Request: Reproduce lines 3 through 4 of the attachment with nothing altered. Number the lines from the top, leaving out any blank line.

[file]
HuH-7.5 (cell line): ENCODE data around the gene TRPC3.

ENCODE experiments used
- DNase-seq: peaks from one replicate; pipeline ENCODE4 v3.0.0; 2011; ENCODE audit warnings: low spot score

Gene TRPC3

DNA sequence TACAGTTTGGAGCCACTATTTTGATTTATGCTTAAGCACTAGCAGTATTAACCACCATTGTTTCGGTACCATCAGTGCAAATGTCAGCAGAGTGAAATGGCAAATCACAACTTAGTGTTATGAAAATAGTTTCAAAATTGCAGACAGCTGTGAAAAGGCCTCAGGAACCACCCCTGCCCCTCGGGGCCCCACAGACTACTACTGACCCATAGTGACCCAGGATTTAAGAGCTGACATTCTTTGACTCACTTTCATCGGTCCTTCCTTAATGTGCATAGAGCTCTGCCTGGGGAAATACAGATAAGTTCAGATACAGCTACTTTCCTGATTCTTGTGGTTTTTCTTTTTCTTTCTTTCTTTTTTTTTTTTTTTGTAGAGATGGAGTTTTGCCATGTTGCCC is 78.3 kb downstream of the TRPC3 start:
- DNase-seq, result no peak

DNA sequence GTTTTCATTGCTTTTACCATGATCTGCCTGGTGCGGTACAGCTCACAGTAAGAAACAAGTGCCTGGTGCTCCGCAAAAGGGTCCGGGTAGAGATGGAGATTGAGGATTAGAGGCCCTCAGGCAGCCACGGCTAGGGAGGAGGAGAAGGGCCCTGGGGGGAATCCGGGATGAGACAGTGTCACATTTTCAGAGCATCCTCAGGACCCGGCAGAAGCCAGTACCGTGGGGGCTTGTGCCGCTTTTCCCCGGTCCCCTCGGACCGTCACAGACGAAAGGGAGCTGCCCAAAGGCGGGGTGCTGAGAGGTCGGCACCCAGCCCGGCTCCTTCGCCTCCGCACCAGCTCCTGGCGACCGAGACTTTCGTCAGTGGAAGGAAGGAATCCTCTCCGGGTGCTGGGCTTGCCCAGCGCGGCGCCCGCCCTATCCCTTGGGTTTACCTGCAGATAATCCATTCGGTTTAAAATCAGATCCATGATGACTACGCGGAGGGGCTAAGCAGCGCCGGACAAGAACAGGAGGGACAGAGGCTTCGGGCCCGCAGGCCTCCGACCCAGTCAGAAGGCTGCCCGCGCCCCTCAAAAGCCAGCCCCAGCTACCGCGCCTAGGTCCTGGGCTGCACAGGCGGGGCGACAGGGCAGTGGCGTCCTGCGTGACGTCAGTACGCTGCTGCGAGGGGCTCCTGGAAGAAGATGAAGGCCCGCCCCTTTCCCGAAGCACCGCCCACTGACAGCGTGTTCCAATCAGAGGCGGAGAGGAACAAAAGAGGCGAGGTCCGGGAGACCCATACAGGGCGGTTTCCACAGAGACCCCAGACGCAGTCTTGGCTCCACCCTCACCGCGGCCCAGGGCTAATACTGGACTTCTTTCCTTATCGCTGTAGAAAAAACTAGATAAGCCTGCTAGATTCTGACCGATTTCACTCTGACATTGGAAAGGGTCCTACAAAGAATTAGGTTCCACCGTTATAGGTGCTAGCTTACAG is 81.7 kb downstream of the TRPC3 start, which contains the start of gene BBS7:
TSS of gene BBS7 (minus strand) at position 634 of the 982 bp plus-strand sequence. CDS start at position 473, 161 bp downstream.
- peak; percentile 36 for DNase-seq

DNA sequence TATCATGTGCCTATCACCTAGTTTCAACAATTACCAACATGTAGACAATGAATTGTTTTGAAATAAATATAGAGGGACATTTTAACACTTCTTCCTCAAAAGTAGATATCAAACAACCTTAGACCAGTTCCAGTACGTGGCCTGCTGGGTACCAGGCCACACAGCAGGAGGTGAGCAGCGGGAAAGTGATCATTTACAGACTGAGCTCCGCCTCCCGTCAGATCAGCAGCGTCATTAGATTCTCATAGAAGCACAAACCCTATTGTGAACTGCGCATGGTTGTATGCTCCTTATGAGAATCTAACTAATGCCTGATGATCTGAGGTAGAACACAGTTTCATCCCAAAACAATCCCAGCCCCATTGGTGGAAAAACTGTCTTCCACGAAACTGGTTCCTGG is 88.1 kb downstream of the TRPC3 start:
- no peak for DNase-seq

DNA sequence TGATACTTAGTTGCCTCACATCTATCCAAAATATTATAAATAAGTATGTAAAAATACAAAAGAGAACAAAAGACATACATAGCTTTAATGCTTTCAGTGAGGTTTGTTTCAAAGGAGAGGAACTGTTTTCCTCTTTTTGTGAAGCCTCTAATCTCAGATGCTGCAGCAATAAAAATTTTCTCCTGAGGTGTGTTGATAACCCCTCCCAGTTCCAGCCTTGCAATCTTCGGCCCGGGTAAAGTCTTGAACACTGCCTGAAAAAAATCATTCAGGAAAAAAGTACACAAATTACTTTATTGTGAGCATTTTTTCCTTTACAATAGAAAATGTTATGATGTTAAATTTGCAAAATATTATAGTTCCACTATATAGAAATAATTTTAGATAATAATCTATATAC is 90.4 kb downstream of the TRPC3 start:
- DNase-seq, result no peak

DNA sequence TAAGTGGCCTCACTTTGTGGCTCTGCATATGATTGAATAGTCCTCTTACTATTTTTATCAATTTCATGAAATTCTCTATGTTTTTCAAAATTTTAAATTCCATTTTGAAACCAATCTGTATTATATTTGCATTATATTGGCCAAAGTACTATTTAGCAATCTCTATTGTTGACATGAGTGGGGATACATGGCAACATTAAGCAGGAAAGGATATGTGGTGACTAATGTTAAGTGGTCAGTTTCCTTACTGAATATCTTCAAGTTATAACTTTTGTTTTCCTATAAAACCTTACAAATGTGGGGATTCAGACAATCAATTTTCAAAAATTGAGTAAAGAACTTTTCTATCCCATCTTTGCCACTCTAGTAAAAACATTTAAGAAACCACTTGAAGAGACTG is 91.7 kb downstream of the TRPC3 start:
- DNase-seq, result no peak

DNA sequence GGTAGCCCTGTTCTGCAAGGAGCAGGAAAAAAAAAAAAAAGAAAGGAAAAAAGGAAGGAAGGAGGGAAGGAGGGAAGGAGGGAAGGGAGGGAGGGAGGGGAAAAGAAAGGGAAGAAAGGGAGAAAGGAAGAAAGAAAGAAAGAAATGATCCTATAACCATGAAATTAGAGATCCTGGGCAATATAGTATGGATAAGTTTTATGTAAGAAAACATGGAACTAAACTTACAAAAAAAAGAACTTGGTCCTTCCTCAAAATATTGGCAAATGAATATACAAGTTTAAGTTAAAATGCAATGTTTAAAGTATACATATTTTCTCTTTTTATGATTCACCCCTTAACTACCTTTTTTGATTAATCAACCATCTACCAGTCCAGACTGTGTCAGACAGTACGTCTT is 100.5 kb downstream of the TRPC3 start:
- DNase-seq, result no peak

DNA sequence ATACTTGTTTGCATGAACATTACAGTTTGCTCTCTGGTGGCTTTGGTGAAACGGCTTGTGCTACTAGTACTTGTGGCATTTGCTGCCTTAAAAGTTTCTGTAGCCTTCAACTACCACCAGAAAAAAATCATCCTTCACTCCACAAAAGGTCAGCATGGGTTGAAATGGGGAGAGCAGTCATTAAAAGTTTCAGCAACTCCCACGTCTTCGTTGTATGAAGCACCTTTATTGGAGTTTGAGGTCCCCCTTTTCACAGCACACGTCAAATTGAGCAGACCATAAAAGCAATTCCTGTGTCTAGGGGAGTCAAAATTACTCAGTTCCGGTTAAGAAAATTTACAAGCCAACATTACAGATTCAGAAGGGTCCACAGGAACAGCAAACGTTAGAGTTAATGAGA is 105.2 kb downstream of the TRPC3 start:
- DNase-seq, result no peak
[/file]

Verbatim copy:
- DNase-seq: peaks from one replicate; pipeline ENCODE4 v3.0.0; 2011; ENCODE audit warnings: low spot score

Gene TRPC3